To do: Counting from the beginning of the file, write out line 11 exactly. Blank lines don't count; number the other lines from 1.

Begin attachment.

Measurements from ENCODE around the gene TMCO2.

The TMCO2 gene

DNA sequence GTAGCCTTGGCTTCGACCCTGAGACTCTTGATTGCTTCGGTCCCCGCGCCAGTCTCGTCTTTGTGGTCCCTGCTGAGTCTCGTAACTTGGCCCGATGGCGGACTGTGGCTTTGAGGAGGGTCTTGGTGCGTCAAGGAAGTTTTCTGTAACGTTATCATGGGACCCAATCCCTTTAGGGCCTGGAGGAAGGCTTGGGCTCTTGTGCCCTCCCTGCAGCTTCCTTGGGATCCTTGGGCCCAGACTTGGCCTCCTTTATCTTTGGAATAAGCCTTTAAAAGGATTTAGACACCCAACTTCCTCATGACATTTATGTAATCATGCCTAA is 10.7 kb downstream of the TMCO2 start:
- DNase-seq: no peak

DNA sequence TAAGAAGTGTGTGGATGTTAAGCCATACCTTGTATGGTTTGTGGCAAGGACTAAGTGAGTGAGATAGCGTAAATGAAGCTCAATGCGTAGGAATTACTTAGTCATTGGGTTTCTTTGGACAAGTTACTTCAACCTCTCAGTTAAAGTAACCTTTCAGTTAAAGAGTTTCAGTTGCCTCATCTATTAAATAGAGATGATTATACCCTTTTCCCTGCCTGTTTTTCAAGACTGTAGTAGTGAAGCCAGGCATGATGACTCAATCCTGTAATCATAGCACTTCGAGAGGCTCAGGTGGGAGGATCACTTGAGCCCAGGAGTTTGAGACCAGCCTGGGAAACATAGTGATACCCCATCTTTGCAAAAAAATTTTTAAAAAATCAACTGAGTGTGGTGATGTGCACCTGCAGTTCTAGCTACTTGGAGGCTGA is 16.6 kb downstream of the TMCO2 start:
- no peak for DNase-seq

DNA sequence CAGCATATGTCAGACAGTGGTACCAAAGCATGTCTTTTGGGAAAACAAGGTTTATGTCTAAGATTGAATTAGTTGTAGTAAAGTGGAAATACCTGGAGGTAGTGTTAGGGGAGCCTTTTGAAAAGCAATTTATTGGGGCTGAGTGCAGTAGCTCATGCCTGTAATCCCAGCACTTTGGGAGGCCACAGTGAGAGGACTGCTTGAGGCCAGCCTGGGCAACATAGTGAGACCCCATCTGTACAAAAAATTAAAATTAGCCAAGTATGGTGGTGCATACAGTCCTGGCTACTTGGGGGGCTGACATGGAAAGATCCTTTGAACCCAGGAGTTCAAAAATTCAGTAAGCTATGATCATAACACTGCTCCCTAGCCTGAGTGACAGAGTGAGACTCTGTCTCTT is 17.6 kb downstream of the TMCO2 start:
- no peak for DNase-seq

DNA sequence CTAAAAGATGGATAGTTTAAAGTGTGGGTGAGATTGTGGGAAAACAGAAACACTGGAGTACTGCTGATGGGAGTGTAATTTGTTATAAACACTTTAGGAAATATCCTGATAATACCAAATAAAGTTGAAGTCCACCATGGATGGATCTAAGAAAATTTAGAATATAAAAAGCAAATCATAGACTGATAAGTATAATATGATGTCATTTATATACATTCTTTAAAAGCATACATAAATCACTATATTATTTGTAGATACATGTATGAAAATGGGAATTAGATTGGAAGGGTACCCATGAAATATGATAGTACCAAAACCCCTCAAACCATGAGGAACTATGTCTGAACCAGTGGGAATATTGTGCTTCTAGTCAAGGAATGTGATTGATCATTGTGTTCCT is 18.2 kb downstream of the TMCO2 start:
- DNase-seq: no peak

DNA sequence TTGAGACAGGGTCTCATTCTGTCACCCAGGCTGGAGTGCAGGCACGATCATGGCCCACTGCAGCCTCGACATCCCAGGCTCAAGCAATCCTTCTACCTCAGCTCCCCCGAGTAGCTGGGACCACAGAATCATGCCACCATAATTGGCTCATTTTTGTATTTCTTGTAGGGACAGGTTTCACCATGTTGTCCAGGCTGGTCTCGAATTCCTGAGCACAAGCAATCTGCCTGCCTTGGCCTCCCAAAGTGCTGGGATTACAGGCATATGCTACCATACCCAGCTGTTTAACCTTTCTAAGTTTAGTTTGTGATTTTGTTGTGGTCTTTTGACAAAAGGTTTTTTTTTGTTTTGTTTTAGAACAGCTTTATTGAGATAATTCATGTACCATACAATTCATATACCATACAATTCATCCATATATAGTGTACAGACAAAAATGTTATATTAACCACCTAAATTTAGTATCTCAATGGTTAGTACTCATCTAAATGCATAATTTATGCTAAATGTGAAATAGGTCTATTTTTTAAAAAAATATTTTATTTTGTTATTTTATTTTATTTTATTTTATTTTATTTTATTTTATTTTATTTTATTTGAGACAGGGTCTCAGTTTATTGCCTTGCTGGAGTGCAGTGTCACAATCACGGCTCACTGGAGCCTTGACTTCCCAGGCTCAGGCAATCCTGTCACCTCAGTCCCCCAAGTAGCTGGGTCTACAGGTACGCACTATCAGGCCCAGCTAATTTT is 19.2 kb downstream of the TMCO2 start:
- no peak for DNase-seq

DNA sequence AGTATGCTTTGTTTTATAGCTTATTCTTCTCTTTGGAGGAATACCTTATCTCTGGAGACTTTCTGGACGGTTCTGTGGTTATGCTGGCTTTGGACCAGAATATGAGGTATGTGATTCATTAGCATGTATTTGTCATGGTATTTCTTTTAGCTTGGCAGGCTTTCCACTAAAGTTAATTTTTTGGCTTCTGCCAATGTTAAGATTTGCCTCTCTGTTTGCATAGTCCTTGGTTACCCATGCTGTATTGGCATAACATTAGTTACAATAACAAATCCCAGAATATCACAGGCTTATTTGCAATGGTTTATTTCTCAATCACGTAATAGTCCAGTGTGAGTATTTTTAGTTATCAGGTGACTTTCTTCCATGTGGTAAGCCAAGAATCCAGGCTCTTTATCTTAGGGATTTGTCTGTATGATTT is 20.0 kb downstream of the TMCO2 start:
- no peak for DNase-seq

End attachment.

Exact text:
DNA sequence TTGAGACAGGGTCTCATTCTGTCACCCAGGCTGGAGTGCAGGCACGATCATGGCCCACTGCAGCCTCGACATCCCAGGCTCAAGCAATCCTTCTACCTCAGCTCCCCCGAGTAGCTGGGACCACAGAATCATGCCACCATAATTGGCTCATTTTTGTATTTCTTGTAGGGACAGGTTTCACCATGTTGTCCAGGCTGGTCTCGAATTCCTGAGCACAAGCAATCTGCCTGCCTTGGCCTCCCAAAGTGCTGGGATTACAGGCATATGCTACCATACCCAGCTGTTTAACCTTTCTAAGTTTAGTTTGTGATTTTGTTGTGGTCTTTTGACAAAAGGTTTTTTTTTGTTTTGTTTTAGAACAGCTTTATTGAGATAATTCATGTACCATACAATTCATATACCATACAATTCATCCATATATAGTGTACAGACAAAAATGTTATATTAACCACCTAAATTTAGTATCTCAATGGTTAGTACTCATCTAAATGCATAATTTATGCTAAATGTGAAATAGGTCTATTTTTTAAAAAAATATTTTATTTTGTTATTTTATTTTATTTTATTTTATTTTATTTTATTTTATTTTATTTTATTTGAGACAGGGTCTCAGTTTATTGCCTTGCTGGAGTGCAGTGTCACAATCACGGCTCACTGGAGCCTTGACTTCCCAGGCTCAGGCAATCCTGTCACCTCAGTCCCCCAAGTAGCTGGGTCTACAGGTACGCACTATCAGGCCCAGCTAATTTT is 19.2 kb downstream of the TMCO2 start: